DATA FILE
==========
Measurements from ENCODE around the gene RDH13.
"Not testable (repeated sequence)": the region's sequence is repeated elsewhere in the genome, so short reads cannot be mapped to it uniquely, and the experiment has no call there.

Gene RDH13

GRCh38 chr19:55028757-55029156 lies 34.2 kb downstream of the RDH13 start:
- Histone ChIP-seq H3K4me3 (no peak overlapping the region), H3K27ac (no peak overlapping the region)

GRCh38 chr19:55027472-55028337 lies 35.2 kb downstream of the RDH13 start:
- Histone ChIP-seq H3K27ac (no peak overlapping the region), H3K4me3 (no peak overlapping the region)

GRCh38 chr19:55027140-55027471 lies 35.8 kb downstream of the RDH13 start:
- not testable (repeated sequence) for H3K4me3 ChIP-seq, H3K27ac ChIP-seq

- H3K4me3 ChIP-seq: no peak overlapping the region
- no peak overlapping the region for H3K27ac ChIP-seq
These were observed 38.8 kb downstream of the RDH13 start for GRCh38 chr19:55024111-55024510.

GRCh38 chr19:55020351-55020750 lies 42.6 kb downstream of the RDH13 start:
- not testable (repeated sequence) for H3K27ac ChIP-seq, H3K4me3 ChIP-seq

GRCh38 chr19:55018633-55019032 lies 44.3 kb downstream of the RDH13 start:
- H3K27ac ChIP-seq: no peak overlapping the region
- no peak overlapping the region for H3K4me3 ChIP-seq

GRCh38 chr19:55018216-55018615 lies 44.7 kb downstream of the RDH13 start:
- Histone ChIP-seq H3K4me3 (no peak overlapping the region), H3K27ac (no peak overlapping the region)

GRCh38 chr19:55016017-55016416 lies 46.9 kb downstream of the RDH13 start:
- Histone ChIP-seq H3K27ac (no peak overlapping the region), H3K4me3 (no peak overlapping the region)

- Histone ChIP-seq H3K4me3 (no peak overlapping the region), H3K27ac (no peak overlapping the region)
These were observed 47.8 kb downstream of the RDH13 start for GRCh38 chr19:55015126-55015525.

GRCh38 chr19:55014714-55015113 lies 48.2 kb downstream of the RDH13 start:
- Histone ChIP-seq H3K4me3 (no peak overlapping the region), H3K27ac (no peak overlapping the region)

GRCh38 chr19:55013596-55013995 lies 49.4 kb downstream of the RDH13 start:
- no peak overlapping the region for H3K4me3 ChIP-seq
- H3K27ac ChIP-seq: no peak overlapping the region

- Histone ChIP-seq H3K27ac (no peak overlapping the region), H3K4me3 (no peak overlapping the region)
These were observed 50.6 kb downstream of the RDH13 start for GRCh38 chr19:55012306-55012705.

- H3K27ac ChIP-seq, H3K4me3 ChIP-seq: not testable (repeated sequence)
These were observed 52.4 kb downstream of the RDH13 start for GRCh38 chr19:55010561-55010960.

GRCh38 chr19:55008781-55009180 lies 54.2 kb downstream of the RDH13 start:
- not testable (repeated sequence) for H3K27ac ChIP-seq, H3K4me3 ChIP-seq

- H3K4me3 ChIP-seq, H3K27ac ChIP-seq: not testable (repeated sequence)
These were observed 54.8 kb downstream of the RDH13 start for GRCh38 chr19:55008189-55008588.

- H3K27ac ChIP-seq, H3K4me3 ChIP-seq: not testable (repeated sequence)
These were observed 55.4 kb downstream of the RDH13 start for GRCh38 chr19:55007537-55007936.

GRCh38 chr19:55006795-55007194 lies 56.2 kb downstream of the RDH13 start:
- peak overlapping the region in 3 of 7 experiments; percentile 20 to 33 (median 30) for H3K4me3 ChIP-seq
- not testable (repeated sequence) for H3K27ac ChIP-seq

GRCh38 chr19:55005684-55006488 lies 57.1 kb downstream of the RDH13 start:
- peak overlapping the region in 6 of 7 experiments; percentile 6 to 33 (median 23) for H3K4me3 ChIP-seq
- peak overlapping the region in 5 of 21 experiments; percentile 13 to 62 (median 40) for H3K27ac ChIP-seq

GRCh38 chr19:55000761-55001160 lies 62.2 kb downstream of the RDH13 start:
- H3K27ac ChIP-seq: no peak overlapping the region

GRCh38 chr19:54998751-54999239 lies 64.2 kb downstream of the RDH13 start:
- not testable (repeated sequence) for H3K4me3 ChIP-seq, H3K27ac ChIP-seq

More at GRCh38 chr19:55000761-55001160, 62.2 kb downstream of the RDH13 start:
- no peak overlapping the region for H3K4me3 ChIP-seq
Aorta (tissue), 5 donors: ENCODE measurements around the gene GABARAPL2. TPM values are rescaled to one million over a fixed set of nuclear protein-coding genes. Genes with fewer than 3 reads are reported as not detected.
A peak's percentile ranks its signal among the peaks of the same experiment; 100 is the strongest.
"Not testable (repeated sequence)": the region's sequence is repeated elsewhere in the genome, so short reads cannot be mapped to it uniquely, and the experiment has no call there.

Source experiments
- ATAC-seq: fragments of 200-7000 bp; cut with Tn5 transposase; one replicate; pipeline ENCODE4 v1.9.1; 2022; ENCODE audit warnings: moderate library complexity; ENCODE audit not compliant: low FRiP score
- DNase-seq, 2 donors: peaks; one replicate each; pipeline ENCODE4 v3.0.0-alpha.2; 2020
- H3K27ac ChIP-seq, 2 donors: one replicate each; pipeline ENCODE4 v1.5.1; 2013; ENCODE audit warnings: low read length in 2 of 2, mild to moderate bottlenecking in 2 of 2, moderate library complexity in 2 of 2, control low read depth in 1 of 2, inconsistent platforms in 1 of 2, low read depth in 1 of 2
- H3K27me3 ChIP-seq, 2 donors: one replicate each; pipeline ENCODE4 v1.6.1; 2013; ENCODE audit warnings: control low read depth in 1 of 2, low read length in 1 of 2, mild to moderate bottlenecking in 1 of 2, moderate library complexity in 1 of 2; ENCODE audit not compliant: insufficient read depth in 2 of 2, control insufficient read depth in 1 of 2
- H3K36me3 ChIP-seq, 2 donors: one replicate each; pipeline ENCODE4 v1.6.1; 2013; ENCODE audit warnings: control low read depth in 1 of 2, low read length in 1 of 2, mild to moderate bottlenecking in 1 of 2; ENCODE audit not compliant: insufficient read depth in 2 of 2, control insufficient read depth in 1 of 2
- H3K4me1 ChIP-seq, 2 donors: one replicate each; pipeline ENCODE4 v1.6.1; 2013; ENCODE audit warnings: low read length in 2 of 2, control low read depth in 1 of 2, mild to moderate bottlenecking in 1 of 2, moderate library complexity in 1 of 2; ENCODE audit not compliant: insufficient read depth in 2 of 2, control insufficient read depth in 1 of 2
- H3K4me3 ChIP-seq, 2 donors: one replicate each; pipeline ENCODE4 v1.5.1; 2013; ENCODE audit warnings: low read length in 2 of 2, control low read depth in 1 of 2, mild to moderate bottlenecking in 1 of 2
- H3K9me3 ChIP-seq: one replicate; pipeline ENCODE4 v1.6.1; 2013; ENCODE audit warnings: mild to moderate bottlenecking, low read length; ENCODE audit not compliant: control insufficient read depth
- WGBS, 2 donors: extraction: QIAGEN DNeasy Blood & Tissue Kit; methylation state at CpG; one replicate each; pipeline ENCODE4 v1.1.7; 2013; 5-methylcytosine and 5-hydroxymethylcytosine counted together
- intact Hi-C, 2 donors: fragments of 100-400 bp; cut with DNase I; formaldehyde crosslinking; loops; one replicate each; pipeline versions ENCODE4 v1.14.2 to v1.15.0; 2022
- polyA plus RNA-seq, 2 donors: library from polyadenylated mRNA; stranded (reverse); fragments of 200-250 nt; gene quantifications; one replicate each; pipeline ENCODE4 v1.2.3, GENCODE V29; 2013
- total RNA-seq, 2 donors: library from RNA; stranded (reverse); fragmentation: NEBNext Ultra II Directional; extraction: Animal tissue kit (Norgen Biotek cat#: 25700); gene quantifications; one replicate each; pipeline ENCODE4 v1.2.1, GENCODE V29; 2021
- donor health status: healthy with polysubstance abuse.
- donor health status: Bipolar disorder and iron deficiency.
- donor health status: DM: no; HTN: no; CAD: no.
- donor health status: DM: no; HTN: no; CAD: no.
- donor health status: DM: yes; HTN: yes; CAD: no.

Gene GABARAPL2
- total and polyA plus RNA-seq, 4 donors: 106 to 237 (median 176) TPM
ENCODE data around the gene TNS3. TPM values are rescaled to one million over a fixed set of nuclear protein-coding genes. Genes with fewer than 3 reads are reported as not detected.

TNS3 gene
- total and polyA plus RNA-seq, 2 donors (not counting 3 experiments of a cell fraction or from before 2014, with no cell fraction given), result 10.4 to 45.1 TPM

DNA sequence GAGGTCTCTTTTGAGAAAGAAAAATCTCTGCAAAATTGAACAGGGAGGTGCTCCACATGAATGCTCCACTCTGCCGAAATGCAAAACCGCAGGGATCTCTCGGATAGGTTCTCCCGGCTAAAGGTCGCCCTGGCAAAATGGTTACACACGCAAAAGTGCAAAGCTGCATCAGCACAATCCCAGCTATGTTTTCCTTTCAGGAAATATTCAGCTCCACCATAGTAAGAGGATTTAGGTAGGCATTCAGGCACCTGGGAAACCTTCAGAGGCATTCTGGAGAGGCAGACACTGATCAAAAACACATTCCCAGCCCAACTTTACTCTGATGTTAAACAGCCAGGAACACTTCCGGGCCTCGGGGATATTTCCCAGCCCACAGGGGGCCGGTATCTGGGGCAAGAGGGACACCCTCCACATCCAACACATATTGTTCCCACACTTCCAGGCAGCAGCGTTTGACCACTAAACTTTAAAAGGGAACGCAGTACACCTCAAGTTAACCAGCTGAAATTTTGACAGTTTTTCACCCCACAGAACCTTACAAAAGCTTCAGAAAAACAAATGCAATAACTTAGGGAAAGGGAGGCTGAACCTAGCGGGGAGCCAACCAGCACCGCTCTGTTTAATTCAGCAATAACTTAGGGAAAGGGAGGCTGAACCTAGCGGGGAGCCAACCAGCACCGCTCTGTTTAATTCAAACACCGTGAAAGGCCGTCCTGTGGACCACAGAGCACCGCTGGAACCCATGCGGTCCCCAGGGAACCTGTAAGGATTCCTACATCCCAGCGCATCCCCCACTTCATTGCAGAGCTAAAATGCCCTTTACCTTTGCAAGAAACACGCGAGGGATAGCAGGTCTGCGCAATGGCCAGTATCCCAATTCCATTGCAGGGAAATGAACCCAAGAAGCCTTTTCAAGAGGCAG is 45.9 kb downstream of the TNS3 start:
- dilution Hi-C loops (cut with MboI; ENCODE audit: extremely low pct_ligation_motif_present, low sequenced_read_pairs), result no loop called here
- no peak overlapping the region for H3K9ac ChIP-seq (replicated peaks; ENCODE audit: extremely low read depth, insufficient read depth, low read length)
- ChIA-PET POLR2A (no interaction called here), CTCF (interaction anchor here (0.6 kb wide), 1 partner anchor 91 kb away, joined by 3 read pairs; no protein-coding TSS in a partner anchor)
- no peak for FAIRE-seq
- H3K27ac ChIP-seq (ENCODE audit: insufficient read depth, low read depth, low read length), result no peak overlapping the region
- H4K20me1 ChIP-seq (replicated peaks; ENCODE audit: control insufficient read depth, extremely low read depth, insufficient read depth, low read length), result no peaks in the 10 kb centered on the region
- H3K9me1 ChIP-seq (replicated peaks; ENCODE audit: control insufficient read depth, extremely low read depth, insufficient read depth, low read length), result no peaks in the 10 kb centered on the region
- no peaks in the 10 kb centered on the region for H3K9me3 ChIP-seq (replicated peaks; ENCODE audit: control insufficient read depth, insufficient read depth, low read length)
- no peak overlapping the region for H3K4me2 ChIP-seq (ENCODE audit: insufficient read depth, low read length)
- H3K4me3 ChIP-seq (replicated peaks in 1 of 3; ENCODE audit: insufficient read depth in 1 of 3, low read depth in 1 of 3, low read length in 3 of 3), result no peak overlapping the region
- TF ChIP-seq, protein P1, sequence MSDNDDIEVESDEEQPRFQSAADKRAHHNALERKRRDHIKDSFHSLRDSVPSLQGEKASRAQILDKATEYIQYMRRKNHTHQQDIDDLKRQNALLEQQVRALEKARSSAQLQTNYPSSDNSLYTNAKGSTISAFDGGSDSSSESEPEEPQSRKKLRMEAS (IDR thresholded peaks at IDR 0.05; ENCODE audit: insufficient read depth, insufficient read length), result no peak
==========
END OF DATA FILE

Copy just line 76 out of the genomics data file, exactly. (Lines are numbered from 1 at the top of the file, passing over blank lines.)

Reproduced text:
- total and polyA plus RNA-seq, 2 donors (not counting 3 experiments of a cell fraction or from before 2014, with no cell fraction given), result 10.4 to 45.1 TPM